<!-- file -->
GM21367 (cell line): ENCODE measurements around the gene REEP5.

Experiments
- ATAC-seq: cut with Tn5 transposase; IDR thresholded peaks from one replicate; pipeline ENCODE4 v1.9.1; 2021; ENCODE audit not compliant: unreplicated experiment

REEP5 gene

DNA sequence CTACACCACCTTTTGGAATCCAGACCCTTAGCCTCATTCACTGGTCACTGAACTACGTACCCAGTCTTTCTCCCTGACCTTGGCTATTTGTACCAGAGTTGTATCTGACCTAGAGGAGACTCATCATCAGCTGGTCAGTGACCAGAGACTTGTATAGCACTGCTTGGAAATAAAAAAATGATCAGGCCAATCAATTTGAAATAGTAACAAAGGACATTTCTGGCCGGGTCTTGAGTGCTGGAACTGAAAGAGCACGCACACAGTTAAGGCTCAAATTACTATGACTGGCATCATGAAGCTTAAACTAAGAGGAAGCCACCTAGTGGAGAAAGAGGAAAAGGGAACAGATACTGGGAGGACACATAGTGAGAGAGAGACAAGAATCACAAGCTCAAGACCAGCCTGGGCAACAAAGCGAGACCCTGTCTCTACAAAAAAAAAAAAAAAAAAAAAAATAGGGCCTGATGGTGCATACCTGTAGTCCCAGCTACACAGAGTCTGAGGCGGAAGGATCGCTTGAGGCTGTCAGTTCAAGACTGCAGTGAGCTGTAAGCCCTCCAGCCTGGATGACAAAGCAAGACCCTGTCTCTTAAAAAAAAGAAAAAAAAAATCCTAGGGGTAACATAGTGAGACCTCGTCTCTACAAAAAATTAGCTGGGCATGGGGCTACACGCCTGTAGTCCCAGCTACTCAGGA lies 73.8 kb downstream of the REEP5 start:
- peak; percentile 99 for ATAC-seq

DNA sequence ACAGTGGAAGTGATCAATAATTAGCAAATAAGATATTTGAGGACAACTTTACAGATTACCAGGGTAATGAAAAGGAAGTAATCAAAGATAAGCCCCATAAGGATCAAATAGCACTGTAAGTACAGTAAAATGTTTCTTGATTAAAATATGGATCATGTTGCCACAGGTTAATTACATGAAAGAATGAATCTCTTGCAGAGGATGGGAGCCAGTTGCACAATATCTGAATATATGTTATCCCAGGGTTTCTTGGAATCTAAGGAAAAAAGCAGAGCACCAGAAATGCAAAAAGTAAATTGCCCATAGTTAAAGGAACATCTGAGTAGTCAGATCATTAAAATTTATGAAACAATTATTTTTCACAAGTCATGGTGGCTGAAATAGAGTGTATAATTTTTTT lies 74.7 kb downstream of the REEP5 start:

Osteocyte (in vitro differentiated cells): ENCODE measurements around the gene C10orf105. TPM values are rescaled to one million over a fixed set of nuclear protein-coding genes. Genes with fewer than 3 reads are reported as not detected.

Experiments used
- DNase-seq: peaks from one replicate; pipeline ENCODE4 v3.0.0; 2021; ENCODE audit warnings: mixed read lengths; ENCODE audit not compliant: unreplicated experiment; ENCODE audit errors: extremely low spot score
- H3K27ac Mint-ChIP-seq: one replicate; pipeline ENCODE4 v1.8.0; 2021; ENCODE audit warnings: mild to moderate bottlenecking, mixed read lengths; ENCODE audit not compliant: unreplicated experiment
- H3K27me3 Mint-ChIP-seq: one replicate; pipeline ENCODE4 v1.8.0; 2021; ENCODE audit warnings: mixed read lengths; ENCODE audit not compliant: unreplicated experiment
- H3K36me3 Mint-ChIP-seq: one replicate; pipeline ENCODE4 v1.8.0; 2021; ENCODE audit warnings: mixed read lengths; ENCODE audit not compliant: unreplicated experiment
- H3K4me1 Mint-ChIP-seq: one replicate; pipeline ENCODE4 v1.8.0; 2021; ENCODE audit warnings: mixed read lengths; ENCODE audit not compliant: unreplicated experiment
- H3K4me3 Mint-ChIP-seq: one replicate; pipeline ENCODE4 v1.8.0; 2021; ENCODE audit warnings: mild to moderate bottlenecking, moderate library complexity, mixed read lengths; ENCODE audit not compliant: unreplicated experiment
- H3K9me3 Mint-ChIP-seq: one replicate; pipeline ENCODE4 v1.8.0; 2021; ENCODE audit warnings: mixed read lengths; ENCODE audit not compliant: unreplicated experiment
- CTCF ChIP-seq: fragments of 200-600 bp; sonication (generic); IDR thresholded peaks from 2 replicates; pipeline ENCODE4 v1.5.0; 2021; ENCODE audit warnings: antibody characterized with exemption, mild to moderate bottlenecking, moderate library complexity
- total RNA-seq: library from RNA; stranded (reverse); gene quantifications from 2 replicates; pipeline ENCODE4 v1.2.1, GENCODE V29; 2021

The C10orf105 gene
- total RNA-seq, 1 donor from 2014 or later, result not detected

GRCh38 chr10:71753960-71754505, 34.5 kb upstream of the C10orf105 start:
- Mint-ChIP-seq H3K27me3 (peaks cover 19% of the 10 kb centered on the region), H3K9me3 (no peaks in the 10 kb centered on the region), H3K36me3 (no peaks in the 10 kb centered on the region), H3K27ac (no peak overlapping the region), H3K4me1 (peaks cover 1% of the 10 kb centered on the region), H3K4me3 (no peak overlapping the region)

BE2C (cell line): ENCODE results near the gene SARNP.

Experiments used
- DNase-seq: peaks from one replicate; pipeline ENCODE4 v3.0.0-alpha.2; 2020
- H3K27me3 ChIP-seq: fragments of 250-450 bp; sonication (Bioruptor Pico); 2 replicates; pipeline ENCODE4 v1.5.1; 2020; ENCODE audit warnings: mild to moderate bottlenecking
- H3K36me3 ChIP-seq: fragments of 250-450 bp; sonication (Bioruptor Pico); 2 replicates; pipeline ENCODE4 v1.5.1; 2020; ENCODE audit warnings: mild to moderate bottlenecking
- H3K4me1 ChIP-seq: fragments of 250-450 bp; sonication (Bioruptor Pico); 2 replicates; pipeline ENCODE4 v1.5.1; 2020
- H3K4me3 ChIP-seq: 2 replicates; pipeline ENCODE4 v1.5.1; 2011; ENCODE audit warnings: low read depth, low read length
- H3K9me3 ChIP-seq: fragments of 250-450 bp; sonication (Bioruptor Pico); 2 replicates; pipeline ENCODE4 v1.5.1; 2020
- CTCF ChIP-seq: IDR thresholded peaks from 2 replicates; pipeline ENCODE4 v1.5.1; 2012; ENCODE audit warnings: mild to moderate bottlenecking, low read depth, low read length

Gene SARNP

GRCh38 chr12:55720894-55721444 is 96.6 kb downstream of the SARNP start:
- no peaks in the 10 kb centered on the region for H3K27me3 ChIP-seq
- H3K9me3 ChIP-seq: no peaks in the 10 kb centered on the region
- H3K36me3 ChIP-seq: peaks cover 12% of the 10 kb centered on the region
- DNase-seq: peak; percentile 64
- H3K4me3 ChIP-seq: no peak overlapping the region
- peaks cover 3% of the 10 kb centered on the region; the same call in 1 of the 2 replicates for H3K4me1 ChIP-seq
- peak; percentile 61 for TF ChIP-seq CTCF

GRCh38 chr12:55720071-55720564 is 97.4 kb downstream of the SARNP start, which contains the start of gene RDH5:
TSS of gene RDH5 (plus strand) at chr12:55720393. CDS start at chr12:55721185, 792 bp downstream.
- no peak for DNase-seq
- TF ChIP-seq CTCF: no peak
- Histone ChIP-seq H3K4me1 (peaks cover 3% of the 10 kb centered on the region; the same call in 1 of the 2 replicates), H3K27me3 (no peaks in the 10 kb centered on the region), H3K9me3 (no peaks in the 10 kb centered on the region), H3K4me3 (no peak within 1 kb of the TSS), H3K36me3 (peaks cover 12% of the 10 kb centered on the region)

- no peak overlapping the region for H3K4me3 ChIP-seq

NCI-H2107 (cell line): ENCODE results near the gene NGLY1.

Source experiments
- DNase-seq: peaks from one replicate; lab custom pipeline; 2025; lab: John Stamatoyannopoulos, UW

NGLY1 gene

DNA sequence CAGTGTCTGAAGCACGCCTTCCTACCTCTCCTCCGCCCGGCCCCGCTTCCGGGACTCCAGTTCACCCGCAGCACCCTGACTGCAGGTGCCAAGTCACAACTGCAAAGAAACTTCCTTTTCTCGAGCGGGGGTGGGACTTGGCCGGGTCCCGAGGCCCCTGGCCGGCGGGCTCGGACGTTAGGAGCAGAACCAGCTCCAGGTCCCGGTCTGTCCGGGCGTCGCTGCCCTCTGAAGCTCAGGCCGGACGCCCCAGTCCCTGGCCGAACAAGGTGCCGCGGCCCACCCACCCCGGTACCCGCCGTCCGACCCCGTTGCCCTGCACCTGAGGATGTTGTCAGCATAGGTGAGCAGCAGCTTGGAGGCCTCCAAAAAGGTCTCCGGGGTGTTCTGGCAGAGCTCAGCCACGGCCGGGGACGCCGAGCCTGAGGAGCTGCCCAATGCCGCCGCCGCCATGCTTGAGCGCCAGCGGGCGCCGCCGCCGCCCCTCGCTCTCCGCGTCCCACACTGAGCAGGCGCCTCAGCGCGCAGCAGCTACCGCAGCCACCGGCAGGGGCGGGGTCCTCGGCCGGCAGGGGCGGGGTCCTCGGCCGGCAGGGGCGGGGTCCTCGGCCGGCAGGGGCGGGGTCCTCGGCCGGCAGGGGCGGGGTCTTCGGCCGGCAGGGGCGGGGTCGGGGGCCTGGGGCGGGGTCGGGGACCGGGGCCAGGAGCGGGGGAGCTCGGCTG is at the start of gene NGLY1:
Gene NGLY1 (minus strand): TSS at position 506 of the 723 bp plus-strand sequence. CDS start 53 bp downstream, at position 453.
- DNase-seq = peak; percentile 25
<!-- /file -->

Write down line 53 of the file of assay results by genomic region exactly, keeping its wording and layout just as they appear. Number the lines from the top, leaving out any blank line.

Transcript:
- DNase-seq = peak; percentile 25